The current industrial materials development paradigm rests on a make-and-test strategy that results in an unacceptably long time and cost to insert new materials into applications. Over the past quarter century, Northwestern and its spinoff company QuesTek have pioneered and commercialized a radically disruptive alternative through a systems approach to fully computational design and accelerated qualification of high performance materials, already demonstrating the cycle compression goals of the national Materials Genome Initiative. Building upon our recent experience in the DARPA-Accelerated Insertion of Materials (AIM) and Digital 3D Structures programs, we will bring together a next generation of state-of-the-art computational methods, curated materials databases, and novel integrated experimental methods, creating the NIST-sponsored Center for Hierarchal Materials Design. Centered on a regional collaboration of Northwestern University, Argonne National Lab, University of Chicago and QuesTek, it will serve together with NIST as a national resource for the verified codes and curated databases that enable proliferation of a materials-by-design strategy through US industry partners. Numerous materials “use cases” of industrial relevance will drive purposeful method and tool development, while aiding transfer to industry of both the new principles of computational materials design and the AIM methodology of accelerated materials qualification. Demonstrating a broad methodology for multicomponent, multiphase materials spanning metals and polymers for structural and multifunctional applications, the metals use cases will include both Co-based alloys and fatigue-resistant Shape Memory Alloys (SMAs) exploiting coherent nanodispersion-strengthening, and novel eutectic-toughened intermetallic composites. The polymer testbeds will include nanodispersion-enhanced multifunctional systems combining mechanical and conductive properties for advanced polymer-matrix composite (PMC) matrix applications, as well as novel polymeric systems for flexible electronics and nanopatterning. Dissemination and outreach will be facilitated by a unique ICME MS program at Northwestern, as well as collaboration with ASM on software and databases dissemination to materials undergraduate programs as well as a 3D microstructure archival website.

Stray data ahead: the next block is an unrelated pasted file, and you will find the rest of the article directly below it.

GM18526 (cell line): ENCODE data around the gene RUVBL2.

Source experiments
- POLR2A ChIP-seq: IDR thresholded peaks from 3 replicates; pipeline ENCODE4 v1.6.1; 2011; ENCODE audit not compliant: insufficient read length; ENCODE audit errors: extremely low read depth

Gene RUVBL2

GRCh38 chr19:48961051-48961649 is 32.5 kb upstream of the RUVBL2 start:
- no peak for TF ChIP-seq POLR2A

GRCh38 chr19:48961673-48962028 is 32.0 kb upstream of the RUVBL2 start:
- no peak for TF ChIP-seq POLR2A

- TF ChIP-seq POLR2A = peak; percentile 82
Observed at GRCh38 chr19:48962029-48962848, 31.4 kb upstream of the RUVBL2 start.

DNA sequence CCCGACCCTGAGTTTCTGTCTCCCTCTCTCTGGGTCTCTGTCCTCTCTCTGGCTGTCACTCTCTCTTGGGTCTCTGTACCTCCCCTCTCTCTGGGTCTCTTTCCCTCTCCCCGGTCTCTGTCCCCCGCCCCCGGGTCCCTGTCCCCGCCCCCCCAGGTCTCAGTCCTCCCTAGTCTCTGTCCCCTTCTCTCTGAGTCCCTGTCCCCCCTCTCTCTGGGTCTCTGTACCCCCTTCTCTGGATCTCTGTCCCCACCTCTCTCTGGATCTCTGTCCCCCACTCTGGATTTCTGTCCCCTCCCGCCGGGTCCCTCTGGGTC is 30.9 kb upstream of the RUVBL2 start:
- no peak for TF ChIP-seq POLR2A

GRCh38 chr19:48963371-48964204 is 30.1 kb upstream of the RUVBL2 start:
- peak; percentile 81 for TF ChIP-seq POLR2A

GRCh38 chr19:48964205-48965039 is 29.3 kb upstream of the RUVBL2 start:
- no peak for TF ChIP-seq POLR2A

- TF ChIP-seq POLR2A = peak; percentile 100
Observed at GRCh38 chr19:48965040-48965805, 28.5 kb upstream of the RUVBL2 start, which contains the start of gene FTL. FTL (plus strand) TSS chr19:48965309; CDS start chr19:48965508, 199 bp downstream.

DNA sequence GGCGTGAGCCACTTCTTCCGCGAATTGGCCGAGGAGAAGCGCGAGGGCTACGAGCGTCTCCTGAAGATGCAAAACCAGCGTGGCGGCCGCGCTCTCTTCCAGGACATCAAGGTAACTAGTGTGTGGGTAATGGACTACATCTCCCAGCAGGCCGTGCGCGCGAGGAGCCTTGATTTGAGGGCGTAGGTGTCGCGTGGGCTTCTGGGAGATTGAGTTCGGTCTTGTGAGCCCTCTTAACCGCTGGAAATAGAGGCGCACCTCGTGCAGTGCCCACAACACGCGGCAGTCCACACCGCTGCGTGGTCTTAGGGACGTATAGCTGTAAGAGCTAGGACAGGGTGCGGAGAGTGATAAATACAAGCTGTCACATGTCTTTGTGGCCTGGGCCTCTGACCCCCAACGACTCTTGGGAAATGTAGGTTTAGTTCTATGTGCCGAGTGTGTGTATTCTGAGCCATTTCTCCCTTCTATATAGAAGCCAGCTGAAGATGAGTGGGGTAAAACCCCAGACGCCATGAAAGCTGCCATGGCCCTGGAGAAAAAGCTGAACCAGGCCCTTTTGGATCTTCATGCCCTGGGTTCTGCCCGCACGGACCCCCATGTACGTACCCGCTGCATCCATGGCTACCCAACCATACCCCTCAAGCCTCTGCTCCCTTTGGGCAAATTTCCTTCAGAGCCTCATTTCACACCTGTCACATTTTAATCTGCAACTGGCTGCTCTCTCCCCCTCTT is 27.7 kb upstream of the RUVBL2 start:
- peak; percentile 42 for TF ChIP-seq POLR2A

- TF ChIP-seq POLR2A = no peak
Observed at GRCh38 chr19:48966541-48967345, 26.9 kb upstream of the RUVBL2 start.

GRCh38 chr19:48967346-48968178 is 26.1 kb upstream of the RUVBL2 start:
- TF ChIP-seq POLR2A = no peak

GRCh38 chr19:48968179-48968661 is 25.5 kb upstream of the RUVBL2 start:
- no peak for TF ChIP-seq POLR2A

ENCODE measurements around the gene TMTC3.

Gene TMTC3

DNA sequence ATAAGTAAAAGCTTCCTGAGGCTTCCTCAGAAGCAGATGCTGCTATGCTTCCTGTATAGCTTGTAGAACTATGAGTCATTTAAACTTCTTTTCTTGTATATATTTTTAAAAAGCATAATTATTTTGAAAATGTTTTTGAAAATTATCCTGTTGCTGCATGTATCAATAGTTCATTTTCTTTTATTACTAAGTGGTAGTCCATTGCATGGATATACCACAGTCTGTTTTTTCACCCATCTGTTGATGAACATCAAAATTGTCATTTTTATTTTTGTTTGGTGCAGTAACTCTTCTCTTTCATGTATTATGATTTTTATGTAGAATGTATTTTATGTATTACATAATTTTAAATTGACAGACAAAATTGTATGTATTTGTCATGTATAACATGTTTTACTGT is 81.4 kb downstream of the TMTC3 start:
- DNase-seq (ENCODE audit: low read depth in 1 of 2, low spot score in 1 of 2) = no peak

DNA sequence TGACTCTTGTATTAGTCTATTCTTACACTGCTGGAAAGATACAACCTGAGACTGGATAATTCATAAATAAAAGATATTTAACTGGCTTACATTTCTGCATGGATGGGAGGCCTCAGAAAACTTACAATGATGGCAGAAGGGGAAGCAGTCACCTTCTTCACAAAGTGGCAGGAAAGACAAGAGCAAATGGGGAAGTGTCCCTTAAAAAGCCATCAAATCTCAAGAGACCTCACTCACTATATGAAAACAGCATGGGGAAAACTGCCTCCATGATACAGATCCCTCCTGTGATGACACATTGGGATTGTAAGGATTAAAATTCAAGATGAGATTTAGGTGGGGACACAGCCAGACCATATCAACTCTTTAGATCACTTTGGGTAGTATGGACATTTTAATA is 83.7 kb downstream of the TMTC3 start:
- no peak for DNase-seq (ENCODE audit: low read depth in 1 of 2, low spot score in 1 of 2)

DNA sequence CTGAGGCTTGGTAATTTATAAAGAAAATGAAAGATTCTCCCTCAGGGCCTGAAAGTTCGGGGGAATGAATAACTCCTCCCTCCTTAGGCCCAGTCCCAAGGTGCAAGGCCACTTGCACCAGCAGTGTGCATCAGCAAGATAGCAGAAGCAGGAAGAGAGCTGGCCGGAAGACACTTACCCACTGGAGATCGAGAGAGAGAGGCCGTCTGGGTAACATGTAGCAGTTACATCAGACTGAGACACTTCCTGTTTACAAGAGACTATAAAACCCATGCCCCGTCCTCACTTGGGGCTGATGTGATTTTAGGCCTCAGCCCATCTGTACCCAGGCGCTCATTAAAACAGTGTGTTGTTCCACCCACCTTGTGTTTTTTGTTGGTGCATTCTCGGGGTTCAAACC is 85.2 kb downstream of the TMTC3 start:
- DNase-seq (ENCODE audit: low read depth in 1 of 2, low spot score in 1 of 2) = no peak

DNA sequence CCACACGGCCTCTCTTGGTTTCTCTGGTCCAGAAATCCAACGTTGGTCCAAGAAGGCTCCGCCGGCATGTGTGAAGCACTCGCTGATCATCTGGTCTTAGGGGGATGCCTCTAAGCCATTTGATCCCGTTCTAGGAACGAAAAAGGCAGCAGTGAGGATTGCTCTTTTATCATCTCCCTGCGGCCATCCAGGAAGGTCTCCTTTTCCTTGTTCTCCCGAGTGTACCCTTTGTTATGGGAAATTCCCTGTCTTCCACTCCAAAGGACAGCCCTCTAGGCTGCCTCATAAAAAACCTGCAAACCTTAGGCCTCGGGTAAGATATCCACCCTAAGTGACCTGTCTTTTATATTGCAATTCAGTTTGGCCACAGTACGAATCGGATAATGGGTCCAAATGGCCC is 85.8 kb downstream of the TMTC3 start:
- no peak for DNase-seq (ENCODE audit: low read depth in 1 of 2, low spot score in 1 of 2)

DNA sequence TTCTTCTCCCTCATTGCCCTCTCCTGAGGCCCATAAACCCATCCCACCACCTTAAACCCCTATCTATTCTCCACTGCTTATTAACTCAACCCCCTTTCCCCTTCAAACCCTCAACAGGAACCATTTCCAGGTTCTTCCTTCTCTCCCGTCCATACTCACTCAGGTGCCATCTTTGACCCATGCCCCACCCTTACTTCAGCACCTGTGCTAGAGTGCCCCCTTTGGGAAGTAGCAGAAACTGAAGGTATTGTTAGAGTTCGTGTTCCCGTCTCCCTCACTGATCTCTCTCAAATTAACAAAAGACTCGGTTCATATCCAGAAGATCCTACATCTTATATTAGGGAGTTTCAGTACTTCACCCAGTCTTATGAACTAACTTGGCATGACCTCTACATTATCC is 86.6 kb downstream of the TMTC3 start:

|Effective start/end date||1/1/14 → 6/30/19|
- National Institute of Standards and Technology (70NANB14H012)
Polymer matrix composites
Die casting inserts
Shape memory effect
Fatigue of materials